A piece of meat.
Turkey meat is very similar to chicken meat in its nutritional content, except for when it comes to fat content.

Turkey and chicken meat: two healthy foods

You can include both turkey meat and chicken meat in a healthy diet. They should be included on a regular basis, being one of the preferred sources of proteins with a high biological value. Furthermore, it’s also a good option to consume white meat over red.

Overall, cooking methods will influence the final result of these products and there are barely any significant differences between them. The optimum way to prepare them is by grill or oven, but it’s also possible to boil them. This way the fatty acids remain healthy.

Don’t forget that the basis of a healthy diet is variety, and, for this reason, alternating these products with other foods with high protein content, like eggs, fish and dairy products is also a good idea.

All cited sources were thoroughly reviewed by our team to ensure their quality, reliability, currency, and validity. The bibliography of this article was considered reliable and of academic or scientific accuracy.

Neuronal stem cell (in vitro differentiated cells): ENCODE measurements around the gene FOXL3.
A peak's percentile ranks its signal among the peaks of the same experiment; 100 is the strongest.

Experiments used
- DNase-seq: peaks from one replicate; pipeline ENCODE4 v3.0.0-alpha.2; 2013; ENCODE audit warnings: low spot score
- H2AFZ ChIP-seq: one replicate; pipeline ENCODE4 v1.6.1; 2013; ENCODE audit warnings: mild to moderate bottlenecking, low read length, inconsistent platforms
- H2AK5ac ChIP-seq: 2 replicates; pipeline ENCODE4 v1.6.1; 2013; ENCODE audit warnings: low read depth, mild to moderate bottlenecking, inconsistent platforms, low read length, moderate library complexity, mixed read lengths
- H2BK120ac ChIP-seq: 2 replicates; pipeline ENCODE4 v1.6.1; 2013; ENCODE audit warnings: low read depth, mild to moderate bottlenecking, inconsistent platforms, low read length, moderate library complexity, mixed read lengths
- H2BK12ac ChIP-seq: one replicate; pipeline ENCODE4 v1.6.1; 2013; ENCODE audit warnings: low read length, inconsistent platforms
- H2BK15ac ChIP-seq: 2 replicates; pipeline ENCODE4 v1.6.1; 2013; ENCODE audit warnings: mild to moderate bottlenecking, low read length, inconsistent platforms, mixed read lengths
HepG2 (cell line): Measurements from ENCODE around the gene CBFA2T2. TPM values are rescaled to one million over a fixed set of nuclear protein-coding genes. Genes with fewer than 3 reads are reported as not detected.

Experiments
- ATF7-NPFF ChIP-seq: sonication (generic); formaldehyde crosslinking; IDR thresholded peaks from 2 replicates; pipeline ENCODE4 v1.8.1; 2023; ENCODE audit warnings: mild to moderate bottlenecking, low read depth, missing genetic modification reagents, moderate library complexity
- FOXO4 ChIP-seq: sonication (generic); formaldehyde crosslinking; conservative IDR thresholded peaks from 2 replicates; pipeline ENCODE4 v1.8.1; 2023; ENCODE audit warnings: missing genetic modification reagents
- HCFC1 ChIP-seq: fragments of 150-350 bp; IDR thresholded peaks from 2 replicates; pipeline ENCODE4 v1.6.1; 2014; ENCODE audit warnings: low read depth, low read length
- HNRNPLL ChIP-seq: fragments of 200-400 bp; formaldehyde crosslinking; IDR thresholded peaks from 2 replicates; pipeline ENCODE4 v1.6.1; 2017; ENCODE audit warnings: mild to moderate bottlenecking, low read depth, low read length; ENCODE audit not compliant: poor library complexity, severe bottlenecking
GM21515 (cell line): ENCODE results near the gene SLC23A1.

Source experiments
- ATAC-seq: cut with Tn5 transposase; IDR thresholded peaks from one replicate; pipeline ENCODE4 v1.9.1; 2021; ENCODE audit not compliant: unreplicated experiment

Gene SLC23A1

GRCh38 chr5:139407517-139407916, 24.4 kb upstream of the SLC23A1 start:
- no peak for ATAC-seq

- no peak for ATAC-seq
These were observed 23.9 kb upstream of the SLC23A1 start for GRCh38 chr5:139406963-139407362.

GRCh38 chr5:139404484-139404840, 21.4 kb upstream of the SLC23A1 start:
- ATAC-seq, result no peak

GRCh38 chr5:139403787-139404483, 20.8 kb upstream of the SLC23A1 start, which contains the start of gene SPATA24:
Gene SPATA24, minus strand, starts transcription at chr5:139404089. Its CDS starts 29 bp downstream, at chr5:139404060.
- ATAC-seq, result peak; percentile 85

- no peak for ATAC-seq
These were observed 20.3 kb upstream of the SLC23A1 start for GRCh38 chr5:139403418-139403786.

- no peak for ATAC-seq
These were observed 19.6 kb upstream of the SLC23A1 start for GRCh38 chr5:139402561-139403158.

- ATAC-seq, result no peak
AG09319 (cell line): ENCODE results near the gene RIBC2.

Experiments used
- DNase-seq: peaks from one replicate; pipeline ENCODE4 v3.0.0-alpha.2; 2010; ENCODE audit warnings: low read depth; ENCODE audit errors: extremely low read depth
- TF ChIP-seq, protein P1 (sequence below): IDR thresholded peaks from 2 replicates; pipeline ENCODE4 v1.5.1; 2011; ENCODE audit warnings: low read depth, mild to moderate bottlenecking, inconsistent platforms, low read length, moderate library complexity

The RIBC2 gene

• Landi F., Calvani R., Tosato M., Martone AM., et al., Protein intake and muscle health in old age: from biological plausibility to clinical evidence. Nutrients, 2016.
  • Szajewska H., Szajewski T., Saturated fat controversy: importance of systematic reviews and meta analysis. Crit Rev Food Sci Nutr, 2016. 56 (12): 1947-51.
  • Cano A., Chedraui P., Goulis DG., Lopes P., et al., Calcium in the prevention of postmenopausal osteoporosis: EMAS clinical guide. Maturitas, 2018. 107: 7-12.
  • González, María Isabel Castro. “Ácidos grasos omega 3: beneficios y fuentes.” Interciencia 27.3 (2002): 128-136.
  • Manuzza, Marcela Alejandra, et al. “Índice glucémico y carga glucémica: su valor en el tratamiento y la prevención de las enfermedades crónicas no transmisibles.” Diaeta 36.162 (2018): 29-38.

This text is provided for informational purposes only and does not replace consultation with a professional. If in doubt, consult your specialist.